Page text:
John Hullah, a musician and composer, collaborated with Charles Dickens on the comic opera The Village Coquettes.
Text and scan by Philip V. Allingham
The young Charles Dickens made the acquaintance of twenty-three-year-old musician and composer John Hullah sometime around 1835 — probably through his musical sister, Fanny, who, like Hullah, had studied both vocal music and piano at the Royal Academy of Music. Dickens, having in mind writing the lyrics for "a simple rural story" in the tradition of the English ballad opera, agreed to collaborate with Hullah, not on a Ventian libretto as the young musician had originally proposed, but on what they entitled The Village Coquettes, a two-act sentimental/comic operetta set in the year 1829. It was presented as a "burletta" at St. James's Theatre on 6 December 1836, starring John Braham as Squire Norton, John Pritt Harley as Martin Stokes, and Elizabeth Rainforth as Lucy Benson. After what he regarded as an unqualified success at the St. James's (but which the Athenaeum pronounced far less successful than Dickens's novels), Hullah turned his attention to the teaching of music. From 1844 to 1882, Hullah served with distinction as Professor of Vocal Music at King's College, London, and from 1872 also served as a government music inspector at the new publicly-funded grammar schools.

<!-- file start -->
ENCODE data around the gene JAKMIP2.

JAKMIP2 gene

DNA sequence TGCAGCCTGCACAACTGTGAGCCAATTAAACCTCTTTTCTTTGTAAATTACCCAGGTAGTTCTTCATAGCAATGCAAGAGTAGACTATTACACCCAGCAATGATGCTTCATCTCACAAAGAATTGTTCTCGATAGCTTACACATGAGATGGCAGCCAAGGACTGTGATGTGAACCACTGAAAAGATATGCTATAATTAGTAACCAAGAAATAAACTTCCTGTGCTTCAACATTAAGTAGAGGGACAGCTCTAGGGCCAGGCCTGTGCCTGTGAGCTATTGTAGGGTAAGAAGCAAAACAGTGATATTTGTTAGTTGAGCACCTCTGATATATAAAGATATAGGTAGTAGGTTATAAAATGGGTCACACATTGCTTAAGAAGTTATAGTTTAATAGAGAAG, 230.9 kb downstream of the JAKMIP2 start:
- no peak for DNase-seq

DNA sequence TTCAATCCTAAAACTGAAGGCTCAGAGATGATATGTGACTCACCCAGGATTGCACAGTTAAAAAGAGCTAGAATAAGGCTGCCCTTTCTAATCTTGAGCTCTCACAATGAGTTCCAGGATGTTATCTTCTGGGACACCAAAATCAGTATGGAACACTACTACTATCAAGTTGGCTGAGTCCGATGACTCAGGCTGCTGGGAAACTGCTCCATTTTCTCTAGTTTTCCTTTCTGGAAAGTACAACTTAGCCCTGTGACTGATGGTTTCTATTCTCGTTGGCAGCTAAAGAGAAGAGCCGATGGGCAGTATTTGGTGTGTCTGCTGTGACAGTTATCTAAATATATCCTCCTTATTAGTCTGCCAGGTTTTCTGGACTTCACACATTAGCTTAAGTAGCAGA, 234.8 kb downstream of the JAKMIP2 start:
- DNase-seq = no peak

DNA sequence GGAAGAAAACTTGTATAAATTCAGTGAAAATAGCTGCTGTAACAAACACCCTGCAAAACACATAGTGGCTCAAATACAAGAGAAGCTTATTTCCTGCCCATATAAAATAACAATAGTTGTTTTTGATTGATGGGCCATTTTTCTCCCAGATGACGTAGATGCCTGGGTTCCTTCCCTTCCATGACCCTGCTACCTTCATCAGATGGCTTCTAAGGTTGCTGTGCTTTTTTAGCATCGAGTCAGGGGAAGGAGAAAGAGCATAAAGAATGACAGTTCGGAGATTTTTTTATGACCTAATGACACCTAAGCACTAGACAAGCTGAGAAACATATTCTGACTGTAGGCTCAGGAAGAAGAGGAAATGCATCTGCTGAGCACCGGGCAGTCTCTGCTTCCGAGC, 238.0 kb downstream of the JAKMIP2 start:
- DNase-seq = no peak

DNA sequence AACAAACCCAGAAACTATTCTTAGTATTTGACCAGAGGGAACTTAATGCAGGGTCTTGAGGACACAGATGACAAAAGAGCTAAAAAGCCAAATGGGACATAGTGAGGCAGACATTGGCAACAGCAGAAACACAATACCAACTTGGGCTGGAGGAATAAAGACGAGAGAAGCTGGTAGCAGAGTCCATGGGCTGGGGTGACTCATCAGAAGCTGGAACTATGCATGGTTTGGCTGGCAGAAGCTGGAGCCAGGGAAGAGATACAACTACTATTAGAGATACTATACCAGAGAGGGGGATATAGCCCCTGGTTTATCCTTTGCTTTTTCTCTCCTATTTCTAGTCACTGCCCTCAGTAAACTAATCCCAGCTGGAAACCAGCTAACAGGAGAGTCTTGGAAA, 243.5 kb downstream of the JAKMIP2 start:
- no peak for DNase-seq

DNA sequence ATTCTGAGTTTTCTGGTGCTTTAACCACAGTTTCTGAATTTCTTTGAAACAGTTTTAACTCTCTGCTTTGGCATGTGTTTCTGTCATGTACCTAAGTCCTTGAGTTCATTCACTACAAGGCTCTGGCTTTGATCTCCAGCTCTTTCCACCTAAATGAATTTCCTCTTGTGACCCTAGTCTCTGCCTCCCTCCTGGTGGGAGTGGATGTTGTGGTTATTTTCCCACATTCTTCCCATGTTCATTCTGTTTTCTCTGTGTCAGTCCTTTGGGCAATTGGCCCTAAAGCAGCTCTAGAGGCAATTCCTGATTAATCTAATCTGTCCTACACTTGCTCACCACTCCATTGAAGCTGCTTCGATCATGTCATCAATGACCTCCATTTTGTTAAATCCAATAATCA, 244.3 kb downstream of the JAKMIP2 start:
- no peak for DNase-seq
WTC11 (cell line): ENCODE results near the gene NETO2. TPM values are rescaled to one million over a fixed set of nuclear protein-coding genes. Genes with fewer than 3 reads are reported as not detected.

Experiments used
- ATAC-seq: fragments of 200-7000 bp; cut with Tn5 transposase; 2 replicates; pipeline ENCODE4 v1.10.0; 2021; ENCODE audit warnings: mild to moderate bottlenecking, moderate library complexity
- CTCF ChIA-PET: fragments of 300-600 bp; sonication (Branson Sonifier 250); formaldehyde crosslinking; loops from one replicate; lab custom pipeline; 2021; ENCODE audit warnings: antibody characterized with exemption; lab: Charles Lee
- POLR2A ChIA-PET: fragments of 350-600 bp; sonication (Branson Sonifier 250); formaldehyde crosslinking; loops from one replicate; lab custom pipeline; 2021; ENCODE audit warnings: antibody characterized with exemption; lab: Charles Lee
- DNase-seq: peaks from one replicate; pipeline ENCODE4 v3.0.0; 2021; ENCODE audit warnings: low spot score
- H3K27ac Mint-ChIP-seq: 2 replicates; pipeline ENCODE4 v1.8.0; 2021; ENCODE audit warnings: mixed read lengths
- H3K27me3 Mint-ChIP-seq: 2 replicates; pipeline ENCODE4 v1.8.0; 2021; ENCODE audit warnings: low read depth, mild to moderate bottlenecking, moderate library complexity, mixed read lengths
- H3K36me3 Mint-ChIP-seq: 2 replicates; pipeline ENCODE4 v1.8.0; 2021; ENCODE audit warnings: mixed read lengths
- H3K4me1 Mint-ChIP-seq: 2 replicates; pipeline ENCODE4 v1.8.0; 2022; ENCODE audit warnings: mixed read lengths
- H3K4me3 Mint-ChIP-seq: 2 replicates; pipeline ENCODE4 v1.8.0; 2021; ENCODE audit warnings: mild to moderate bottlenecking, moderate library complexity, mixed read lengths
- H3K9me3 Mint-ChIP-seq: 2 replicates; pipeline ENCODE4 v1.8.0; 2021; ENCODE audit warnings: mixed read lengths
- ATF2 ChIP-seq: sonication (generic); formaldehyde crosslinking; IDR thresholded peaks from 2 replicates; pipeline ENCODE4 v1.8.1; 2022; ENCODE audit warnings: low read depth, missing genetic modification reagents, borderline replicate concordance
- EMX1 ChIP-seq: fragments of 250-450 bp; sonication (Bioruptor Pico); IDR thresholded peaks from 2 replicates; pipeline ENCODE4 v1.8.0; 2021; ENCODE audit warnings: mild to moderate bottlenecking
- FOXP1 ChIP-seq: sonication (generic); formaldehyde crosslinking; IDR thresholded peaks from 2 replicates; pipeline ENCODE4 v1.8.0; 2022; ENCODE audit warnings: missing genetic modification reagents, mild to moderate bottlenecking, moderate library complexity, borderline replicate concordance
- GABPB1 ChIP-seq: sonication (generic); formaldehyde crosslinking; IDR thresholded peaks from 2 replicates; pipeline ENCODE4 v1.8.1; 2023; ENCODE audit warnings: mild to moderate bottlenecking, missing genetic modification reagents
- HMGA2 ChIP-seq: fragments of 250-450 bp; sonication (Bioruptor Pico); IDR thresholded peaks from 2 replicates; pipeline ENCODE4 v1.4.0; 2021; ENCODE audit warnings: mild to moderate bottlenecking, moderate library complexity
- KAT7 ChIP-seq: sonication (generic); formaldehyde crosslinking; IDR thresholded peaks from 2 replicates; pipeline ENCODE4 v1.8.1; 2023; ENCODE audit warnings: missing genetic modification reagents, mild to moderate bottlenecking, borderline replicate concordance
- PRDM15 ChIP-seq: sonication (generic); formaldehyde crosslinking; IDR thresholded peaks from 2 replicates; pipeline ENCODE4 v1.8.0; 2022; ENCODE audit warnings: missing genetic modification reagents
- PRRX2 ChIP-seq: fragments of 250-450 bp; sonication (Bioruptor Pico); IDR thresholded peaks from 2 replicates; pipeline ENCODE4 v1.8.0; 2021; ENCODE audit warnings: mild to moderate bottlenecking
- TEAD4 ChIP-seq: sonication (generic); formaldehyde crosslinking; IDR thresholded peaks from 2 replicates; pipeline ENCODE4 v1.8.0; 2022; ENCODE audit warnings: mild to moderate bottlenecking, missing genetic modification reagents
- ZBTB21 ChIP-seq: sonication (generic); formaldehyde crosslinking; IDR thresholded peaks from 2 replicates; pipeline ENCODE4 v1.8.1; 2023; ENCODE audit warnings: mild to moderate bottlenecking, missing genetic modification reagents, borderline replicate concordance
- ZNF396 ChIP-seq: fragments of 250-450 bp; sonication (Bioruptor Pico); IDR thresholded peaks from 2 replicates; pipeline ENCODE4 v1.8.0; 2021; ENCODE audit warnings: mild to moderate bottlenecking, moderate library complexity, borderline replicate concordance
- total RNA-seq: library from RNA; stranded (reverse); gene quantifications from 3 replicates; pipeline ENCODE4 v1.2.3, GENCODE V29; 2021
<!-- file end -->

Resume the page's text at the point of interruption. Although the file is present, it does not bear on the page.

"[John Hullah]" The Illustrated London News (25 June 1842): 148-49.
Last modified 27 September 2006